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MailTribune.com
  • Be proactive and cut off hungry termites' access

    It's simple: These bugs are attracted by the need for food
  • If you don't want to be bugged by termites that want to turn your home into a cafeteria then this offering may prove to be just the anti-deli information you're looking for.
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  • If you don't want to be bugged by termites that want to turn your home into a cafeteria then this offering may prove to be just the anti-deli information you're looking for.
    No matter how hard we try, it's sometimes impossible to prevent a colony of hungry ants from camping on our kitchen counter. One of the ways we reduce the chance of ant-attack is by removing sources of food and by keeping the inside of the house squeaky-clean. You don't have to be a rocket scientist to know that three-day-old melon rinds in the trash will invite crawling things from everywhere.
    Termites also are attracted by the need for food. But the food termites savor is different than the food ants enjoy. A gourmet meal to a termite could consist of an appetizer such as curled pencil-shavings a la yellow, followed by a light helping of crisp crumpled-paper salad, and finally, an entree of succulent floor joist topped with their favorite gravy.
    The species of wood-eater most prevalent in the United States is the subterranean termite — subterranean for live below ground. Interestingly, subterranean termites thrive on cellulose (wood, paper, etc), which they are capable of consuming in massive amounts. Knowing what these critters eat to exist, and how they get from below ground to a food source, can help us determine how to reduce the chance of having them infest our home — in many instances, without the use of dangerous pesticides.
    The earth-to-food connection occurs when a termite can find cellulose without leaving the ground (direct food source) or when the termite is given the opportunity to tunnel from the ground to the wood (indirect food source).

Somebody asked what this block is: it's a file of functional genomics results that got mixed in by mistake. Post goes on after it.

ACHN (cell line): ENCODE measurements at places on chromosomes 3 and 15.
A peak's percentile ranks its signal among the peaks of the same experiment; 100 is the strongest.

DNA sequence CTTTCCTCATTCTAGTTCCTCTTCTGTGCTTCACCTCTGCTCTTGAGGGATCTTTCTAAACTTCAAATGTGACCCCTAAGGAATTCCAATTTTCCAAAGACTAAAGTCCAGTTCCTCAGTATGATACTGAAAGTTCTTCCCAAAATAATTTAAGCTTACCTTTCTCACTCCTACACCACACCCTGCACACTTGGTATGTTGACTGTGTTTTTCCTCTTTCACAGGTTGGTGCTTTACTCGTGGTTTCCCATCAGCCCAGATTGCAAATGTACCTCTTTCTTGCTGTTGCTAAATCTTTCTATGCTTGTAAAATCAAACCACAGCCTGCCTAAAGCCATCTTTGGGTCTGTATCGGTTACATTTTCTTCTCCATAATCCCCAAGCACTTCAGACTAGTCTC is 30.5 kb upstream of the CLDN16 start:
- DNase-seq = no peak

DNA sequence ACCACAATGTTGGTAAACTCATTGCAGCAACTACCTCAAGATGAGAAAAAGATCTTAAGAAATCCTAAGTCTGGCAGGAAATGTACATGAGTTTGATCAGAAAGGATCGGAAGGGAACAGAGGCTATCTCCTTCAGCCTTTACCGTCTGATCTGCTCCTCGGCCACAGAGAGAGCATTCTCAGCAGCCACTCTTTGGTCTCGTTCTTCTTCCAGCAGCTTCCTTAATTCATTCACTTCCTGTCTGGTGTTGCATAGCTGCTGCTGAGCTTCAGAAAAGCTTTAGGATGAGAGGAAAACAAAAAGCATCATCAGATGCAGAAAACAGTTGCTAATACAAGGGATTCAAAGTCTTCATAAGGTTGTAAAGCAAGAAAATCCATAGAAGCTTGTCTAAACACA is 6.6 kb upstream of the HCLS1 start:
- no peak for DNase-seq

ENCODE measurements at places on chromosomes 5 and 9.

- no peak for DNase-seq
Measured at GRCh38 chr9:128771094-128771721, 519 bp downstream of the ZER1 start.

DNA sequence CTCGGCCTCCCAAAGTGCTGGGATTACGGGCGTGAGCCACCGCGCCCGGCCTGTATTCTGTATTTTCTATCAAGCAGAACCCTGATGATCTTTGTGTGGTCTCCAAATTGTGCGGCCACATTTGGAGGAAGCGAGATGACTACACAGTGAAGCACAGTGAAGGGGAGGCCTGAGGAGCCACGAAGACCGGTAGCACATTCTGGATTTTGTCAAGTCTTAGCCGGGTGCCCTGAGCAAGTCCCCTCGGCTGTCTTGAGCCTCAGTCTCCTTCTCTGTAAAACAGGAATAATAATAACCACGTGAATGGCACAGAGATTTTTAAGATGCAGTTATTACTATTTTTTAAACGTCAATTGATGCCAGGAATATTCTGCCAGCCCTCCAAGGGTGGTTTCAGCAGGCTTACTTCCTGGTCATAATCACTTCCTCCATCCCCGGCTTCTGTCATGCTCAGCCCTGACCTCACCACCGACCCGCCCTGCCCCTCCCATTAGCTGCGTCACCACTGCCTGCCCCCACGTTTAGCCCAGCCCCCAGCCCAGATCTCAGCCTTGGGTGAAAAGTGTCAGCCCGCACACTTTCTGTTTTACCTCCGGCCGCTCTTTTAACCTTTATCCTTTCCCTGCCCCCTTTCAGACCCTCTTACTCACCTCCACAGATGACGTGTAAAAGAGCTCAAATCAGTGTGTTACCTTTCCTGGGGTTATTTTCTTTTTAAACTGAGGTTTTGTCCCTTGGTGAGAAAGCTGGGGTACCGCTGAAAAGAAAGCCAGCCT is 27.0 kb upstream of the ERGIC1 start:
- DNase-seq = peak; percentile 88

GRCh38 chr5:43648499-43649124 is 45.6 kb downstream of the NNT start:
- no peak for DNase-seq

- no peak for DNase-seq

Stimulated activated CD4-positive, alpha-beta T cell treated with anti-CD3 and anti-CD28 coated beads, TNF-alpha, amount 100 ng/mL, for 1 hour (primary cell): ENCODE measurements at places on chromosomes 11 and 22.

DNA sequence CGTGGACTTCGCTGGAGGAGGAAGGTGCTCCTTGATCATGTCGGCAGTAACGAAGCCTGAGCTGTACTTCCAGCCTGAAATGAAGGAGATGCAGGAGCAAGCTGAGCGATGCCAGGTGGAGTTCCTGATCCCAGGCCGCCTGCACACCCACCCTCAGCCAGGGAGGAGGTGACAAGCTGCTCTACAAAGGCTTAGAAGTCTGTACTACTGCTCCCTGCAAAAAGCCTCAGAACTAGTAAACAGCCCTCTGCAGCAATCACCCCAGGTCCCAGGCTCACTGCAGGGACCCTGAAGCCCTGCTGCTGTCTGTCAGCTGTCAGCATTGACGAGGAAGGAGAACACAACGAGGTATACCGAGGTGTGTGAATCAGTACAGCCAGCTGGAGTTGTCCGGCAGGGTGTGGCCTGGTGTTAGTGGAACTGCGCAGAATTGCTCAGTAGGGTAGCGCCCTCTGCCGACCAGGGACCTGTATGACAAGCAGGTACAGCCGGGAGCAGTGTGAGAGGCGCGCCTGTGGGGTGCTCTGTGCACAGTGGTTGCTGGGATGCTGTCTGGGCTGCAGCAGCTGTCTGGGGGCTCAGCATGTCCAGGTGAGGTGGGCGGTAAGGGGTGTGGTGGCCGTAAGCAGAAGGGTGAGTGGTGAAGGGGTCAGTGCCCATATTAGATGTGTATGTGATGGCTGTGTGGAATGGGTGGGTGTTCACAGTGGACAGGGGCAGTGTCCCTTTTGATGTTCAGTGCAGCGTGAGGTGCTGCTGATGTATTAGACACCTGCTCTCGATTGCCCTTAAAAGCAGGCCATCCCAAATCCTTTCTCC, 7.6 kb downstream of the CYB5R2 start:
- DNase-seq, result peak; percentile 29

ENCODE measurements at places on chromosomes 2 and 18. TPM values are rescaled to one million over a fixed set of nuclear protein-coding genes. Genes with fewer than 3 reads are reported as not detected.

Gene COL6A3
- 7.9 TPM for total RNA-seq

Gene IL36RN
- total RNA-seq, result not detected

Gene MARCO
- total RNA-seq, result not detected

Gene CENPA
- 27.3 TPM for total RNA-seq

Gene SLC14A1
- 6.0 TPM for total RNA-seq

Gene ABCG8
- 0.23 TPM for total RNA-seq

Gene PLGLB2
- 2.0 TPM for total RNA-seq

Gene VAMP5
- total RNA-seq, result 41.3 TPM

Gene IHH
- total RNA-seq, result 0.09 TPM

Example 1: The base of a fence post buried in the ground is a direct food source for termites. They don't have to leave the ground to get to a meal. If the fence that is connected to the post in question is also touching your house, then the termite has a direct — and hidden access — to a much bigger meal. A sheet of metal (called flashing) between the fence and the house will stop their travel. Stucco and brick exteriors almost are as susceptible as wood siding and also should be flashed.
    Example 2: A wood floor atop a concrete foundation is an indirect food source. Here the termite must create an earthen tunnel (about the diameter of a large pencil) to get to the smorgasbord above. Termites are more apt to begin tunneling up the inside of a foundation wall when they are attracted by the presence of cellulose debris lying on the ground in the sub area. Inspecting the sub area or basement for mud tunnels traveling from the ground to nearby wood is one way of determining if the buggers exist. Early detection and a visit by a structural pest-control operator (termite person) can literally prevent your home from being eaten alive.
    Example 3: Earth built-up to a point higher than the foundation changes an indirect food source to a direct food source by eliminating the concrete barrier provided by the foundation or piers. This condition can be corrected by re-grading the earth to a point 6 to 8 inches below the food source, or by adding a 6-inch-wide concrete barrier between the earth and the wood.
    Earth-to-wood contact is a strict no-no when it comes to subterranean termites. Lick this problem, and they won't be able to lick or chew on your home ... at least not without an extra special effort on their part.
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